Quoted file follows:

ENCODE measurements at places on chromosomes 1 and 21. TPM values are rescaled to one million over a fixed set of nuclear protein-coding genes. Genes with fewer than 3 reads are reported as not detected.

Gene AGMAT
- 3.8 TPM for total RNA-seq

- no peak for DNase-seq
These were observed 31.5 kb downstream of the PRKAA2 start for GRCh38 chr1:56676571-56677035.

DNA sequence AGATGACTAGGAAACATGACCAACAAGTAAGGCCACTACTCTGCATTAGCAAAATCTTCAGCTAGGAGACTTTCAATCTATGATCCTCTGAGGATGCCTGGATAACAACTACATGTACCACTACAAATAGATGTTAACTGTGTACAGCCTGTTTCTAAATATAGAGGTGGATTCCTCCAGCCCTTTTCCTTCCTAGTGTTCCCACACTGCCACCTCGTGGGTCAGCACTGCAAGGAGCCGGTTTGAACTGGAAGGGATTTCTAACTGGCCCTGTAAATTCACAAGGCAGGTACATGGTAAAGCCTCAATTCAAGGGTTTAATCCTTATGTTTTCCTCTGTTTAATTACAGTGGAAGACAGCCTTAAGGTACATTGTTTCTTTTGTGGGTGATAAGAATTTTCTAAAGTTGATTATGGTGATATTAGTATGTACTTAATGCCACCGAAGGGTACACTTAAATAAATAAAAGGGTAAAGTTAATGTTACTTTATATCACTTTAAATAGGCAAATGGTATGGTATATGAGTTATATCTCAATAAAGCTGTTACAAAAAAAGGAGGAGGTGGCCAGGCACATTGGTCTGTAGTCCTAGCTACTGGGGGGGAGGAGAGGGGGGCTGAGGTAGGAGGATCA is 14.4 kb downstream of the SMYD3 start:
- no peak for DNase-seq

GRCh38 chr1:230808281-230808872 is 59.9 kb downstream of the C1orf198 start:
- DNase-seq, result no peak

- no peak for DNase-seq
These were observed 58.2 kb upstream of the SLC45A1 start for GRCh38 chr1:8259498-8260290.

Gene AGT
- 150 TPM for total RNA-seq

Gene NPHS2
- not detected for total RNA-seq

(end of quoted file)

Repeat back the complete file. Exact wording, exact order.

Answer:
ENCODE measurements at places on chromosomes 1 and 21. TPM values are rescaled to one million over a fixed set of nuclear protein-coding genes. Genes with fewer than 3 reads are reported as not detected.

Gene AGMAT
- 3.8 TPM for total RNA-seq

- no peak for DNase-seq
These were observed 31.5 kb downstream of the PRKAA2 start for GRCh38 chr1:56676571-56677035.

DNA sequence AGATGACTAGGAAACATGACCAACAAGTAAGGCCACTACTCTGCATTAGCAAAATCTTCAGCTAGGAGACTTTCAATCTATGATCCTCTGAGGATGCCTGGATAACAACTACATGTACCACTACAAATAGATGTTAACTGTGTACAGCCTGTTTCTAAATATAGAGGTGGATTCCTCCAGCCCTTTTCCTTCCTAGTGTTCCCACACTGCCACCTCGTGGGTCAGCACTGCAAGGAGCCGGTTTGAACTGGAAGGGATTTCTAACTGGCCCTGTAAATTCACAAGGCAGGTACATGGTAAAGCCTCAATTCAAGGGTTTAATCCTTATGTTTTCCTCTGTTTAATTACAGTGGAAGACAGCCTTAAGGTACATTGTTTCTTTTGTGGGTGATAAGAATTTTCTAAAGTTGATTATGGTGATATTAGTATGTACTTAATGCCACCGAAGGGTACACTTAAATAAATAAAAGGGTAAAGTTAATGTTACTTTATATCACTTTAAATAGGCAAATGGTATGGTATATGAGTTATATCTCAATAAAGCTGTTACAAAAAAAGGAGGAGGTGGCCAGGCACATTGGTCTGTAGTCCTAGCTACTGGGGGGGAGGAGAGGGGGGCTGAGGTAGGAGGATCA is 14.4 kb downstream of the SMYD3 start:
- no peak for DNase-seq

GRCh38 chr1:230808281-230808872 is 59.9 kb downstream of the C1orf198 start:
- DNase-seq, result no peak

- no peak for DNase-seq
These were observed 58.2 kb upstream of the SLC45A1 start for GRCh38 chr1:8259498-8260290.

Gene AGT
- 150 TPM for total RNA-seq

Gene NPHS2
- not detected for total RNA-seq